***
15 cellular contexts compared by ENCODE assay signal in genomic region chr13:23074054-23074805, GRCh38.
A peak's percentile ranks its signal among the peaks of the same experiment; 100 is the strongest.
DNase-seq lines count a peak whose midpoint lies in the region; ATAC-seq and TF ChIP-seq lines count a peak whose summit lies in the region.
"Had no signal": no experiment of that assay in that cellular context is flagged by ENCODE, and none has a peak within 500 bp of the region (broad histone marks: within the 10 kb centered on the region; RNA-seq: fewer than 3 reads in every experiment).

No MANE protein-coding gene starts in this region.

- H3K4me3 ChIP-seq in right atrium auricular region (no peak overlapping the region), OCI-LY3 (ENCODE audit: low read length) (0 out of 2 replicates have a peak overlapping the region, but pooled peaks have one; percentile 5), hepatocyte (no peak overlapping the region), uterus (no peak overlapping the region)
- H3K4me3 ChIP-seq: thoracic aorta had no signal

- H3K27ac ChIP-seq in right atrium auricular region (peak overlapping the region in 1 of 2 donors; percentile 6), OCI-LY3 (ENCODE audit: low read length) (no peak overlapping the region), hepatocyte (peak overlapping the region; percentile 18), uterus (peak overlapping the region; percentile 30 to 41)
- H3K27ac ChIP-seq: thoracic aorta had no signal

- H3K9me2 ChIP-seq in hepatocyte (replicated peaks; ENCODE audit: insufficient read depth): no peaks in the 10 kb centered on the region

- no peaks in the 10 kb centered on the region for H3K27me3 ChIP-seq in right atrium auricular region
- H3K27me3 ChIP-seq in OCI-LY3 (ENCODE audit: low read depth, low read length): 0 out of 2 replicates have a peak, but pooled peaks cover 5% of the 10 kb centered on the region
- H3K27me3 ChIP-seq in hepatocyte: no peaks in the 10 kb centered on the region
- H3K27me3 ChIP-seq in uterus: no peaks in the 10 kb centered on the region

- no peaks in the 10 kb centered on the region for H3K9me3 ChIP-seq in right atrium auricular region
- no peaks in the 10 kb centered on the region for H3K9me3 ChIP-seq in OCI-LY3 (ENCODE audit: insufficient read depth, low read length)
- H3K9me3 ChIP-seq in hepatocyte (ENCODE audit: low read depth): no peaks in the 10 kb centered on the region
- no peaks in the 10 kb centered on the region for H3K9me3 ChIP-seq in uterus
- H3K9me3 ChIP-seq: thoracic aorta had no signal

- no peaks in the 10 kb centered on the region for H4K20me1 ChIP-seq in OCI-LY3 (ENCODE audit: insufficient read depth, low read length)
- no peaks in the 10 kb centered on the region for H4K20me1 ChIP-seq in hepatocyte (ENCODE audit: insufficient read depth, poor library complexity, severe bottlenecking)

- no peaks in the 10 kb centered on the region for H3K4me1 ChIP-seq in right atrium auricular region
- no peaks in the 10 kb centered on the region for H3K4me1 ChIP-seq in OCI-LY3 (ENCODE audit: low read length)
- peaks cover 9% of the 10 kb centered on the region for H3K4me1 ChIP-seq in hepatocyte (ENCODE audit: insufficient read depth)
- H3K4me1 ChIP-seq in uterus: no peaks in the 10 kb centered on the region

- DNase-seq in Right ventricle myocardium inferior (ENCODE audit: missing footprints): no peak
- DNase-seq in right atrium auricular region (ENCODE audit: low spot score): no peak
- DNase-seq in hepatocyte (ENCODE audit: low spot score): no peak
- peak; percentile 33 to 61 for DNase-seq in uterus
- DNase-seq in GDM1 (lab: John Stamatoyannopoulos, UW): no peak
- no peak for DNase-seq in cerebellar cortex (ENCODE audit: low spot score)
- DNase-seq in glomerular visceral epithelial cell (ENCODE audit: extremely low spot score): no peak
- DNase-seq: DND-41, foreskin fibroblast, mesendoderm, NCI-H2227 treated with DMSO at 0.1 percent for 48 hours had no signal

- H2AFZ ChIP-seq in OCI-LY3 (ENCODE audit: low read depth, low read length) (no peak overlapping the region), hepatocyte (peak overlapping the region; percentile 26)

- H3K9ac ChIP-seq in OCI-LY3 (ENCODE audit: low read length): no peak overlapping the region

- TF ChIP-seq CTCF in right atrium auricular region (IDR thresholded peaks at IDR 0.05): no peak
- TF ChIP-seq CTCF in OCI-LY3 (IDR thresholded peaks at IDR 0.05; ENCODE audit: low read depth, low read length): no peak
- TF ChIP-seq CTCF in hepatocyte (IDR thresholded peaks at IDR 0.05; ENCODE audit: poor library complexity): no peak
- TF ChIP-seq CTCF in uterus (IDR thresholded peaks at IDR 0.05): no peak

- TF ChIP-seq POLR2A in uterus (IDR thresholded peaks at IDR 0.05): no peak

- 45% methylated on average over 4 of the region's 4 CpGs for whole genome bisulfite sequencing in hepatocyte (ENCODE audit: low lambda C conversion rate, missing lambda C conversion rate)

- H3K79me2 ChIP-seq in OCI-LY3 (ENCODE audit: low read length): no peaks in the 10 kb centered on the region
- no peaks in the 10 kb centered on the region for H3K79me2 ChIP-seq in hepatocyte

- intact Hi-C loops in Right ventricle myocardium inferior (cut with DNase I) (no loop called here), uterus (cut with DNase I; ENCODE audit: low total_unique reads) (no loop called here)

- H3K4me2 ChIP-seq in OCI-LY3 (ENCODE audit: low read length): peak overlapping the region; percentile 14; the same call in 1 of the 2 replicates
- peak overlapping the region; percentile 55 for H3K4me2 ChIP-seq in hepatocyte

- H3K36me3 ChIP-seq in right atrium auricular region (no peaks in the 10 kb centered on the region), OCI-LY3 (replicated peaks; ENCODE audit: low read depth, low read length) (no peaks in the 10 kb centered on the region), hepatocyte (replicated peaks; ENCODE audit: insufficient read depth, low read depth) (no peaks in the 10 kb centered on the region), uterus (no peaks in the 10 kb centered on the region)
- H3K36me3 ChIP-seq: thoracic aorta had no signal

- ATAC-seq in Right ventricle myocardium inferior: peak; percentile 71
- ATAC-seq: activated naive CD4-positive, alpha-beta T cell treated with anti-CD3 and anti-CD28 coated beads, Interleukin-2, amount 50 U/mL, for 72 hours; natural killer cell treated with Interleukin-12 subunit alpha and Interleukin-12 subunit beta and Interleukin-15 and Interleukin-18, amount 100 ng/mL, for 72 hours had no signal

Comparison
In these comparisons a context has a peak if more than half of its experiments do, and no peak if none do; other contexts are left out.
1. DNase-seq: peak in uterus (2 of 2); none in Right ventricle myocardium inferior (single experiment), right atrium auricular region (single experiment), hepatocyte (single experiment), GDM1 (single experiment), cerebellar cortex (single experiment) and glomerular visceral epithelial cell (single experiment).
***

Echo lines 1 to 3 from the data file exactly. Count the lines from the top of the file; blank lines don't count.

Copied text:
15 cellular contexts compared by ENCODE assay signal in genomic region chr13:23074054-23074805, GRCh38.
A peak's percentile ranks its signal among the peaks of the same experiment; 100 is the strongest.
DNase-seq lines count a peak whose midpoint lies in the region; ATAC-seq and TF ChIP-seq lines count a peak whose summit lies in the region.